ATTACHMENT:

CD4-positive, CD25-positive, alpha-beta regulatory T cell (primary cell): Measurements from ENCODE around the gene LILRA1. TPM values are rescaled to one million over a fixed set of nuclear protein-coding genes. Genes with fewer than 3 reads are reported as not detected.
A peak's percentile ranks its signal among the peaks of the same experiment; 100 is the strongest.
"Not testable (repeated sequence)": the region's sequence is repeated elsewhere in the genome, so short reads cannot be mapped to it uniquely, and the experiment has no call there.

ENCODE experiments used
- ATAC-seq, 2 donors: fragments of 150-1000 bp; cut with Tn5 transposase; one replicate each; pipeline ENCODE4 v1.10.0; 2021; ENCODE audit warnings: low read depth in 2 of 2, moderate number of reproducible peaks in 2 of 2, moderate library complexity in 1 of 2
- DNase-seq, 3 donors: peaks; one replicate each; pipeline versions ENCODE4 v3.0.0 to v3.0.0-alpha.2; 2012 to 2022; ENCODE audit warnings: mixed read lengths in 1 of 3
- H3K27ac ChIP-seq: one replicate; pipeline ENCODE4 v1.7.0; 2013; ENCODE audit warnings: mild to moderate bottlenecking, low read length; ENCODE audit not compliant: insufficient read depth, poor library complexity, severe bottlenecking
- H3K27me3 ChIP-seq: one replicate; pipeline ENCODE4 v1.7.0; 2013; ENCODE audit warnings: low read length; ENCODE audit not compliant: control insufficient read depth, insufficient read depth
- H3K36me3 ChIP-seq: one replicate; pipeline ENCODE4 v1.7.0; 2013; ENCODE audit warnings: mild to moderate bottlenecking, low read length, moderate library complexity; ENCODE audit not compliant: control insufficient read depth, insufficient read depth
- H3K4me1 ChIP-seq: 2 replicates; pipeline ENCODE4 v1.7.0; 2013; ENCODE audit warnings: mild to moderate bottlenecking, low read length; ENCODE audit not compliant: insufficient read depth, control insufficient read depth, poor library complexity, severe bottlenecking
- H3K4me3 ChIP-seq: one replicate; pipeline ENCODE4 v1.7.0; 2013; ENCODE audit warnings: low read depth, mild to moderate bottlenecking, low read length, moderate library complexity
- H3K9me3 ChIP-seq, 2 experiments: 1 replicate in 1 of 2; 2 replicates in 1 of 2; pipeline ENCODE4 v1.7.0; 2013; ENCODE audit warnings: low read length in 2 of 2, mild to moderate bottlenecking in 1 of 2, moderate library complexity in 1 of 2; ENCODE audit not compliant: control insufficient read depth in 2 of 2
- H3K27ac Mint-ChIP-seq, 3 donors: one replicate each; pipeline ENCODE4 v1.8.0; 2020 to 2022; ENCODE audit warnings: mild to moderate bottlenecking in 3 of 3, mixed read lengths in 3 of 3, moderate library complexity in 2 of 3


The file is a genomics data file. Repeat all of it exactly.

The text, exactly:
CD4-positive, CD25-positive, alpha-beta regulatory T cell (primary cell): Measurements from ENCODE around the gene LILRA1. TPM values are rescaled to one million over a fixed set of nuclear protein-coding genes. Genes with fewer than 3 reads are reported as not detected.
A peak's percentile ranks its signal among the peaks of the same experiment; 100 is the strongest.
"Not testable (repeated sequence)": the region's sequence is repeated elsewhere in the genome, so short reads cannot be mapped to it uniquely, and the experiment has no call there.

ENCODE experiments used
- ATAC-seq, 2 donors: fragments of 150-1000 bp; cut with Tn5 transposase; one replicate each; pipeline ENCODE4 v1.10.0; 2021; ENCODE audit warnings: low read depth in 2 of 2, moderate number of reproducible peaks in 2 of 2, moderate library complexity in 1 of 2
- DNase-seq, 3 donors: peaks; one replicate each; pipeline versions ENCODE4 v3.0.0 to v3.0.0-alpha.2; 2012 to 2022; ENCODE audit warnings: mixed read lengths in 1 of 3
- H3K27ac ChIP-seq: one replicate; pipeline ENCODE4 v1.7.0; 2013; ENCODE audit warnings: mild to moderate bottlenecking, low read length; ENCODE audit not compliant: insufficient read depth, poor library complexity, severe bottlenecking
- H3K27me3 ChIP-seq: one replicate; pipeline ENCODE4 v1.7.0; 2013; ENCODE audit warnings: low read length; ENCODE audit not compliant: control insufficient read depth, insufficient read depth
- H3K36me3 ChIP-seq: one replicate; pipeline ENCODE4 v1.7.0; 2013; ENCODE audit warnings: mild to moderate bottlenecking, low read length, moderate library complexity; ENCODE audit not compliant: control insufficient read depth, insufficient read depth
- H3K4me1 ChIP-seq: 2 replicates; pipeline ENCODE4 v1.7.0; 2013; ENCODE audit warnings: mild to moderate bottlenecking, low read length; ENCODE audit not compliant: insufficient read depth, control insufficient read depth, poor library complexity, severe bottlenecking
- H3K4me3 ChIP-seq: one replicate; pipeline ENCODE4 v1.7.0; 2013; ENCODE audit warnings: low read depth, mild to moderate bottlenecking, low read length, moderate library complexity
- H3K9me3 ChIP-seq, 2 experiments: 1 replicate in 1 of 2; 2 replicates in 1 of 2; pipeline ENCODE4 v1.7.0; 2013; ENCODE audit warnings: low read length in 2 of 2, mild to moderate bottlenecking in 1 of 2, moderate library complexity in 1 of 2; ENCODE audit not compliant: control insufficient read depth in 2 of 2
- H3K27ac Mint-ChIP-seq, 3 donors: one replicate each; pipeline ENCODE4 v1.8.0; 2020 to 2022; ENCODE audit warnings: mild to moderate bottlenecking in 3 of 3, mixed read lengths in 3 of 3, moderate library complexity in 2 of 3